Small Yet Deadly

Care is needed when using low-horsepower gasoline engines in indoor or semi-enclosed spaces

Small doesn’t necessarily mean safe. Low-horsepower gasoline engines like those used on pressure washers, portable waterjetters, air compressors, and generators produce carbon monoxide in exhaust just as larger engines do. When used for work indoors or in semi-enclosed spaces, they need to be treated with care.

“Carbon monoxide (CO) can rapidly accumulate even in areas that appear to be well ventilated and build up to dangerous or fatal concentrations within minutes,” according to a fact sheet from the National Institute for Occupational Safety and Health. If you doubt it, consider these examples cited by NIOSH:

A plumber used a gasoline-powered concrete saw in a basement with open doors and windows and a cooling fan. He got a severe headache, dizziness and other symptoms related to CO poisoning.

A farmer died of CO poisoning while using a pressure washer with an 11 hp engine to clean his barn. He had worked 30 minutes before being overcome.

A worker at a water treatment plant lost consciousness working in a large room with an 8 hp gasoline-powered pump. Doors next to the work area were open. His hospital diagnosis was CO poisoning.

Five workers were treated for CO poisoning after using two 8 hp pressure washers in a poorly ventilated parking garage.

These examples show a range of CO effects in varied settings, with exposures lasting different amounts of time and with different types of ventilation. Even opening doors and windows and using fans did not ensure safety. CO is a dangerous poison, and operating gasoline engines and tools indoors is risky.

Small gasoline engines and tools produce high concentrations of CO – a poisonous gas that can cause illness, permanent nervous system damage and death. Because it is colorless, odorless, and nonirritating, CO can overcome a person without warning. People can quickly show symptoms that inhibit their ability to seek safety.

Many workers gain a false sense of security because they are familiar with small engines, having used them many times before. To prevent CO poisoning, NIOSH offers several recommendations for employers and equipment users.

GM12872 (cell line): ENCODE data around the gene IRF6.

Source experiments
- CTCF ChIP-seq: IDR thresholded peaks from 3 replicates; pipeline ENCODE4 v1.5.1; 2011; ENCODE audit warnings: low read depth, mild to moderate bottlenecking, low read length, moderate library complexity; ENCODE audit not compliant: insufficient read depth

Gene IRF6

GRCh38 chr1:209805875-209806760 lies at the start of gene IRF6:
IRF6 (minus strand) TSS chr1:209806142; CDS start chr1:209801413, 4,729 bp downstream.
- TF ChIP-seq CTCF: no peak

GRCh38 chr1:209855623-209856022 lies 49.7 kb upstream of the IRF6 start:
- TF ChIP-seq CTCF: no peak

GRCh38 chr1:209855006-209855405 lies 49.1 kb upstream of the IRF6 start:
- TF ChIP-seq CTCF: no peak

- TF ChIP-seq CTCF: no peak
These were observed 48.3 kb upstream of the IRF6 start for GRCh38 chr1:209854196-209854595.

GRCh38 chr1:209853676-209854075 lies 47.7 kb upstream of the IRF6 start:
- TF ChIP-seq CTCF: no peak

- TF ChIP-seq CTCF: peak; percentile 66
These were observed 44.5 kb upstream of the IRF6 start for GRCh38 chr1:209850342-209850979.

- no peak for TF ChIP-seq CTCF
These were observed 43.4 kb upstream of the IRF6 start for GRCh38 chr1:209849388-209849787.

Don’t allow use of tools powered by gasoline engines inside buildings or in partially enclosed areas unless the engine can be located outside, away from air intakes. For example, always place the pump and power unit of a pressure washer outside and run only the high-pressure wash line inside.

Consider using tools powered by electricity or compressed air for indoor jobs where practical and where it is safe to do so.

Learn the symptoms of CO overexposure: headache, nausea, weakness, dizziness, visual disturbances, changes in personality, loss of consciousness. Any of these can occur within minutes. Watch co-workers for symptoms.

If you have any symptoms, immediately turn off equipment and go outdoors or to a place with uncontaminated air.

Call 911 for medical attention or assistance if symptoms occur. Do not drive a motor vehicle – get someone else to drive you to a health care facility.

Use personal CO monitors where potential sources of CO exist. Monitors should have audible alarms to warn workers when CO levels are high.

In addition, employers should conduct workplace surveys to identify potential sources of CO exposure, and educate workers about the sources of CO and conditions that may result in CO poisoning.

Don’t let a small and inexpensive work tool become the cause of an incident that costs you dearly – most of all through the loss of a valued employee.



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